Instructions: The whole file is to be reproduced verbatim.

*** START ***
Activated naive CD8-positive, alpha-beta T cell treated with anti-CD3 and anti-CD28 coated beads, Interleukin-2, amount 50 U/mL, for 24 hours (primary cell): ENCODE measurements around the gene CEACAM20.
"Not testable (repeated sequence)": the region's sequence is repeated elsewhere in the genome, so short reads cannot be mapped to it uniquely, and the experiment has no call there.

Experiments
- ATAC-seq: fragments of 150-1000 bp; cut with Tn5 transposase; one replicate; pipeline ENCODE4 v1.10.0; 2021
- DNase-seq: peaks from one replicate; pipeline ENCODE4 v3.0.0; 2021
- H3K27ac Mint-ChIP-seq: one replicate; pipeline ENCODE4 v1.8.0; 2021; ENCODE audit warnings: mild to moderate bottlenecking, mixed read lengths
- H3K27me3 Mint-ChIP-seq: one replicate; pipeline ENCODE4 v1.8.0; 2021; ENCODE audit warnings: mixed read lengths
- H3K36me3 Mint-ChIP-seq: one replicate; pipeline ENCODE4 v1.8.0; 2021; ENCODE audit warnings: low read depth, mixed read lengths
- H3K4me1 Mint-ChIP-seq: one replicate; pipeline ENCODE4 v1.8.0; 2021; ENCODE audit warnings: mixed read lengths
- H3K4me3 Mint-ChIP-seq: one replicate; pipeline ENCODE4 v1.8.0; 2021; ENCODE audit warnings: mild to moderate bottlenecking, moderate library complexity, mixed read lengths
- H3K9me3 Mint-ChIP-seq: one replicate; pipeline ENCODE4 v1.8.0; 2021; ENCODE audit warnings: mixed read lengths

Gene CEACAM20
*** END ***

Activated naive CD8-positive, alpha-beta T cell treated with anti-CD3 and anti-CD28 coated beads, Interleukin-2, amount 50 U/mL, for 24 hours (primary cell): ENCODE measurements around the gene CEACAM20.
"Not testable (repeated sequence)": the region's sequence is repeated elsewhere in the genome, so short reads cannot be mapped to it uniquely, and the experiment has no call there.

Experiments
- ATAC-seq: fragments of 150-1000 bp; cut with Tn5 transposase; one replicate; pipeline ENCODE4 v1.10.0; 2021
- DNase-seq: peaks from one replicate; pipeline ENCODE4 v3.0.0; 2021
- H3K27ac Mint-ChIP-seq: one replicate; pipeline ENCODE4 v1.8.0; 2021; ENCODE audit warnings: mild to moderate bottlenecking, mixed read lengths
- H3K27me3 Mint-ChIP-seq: one replicate; pipeline ENCODE4 v1.8.0; 2021; ENCODE audit warnings: mixed read lengths
- H3K36me3 Mint-ChIP-seq: one replicate; pipeline ENCODE4 v1.8.0; 2021; ENCODE audit warnings: low read depth, mixed read lengths
- H3K4me1 Mint-ChIP-seq: one replicate; pipeline ENCODE4 v1.8.0; 2021; ENCODE audit warnings: mixed read lengths
- H3K4me3 Mint-ChIP-seq: one replicate; pipeline ENCODE4 v1.8.0; 2021; ENCODE audit warnings: mild to moderate bottlenecking, moderate library complexity, mixed read lengths
- H3K9me3 Mint-ChIP-seq: one replicate; pipeline ENCODE4 v1.8.0; 2021; ENCODE audit warnings: mixed read lengths

Gene CEACAM20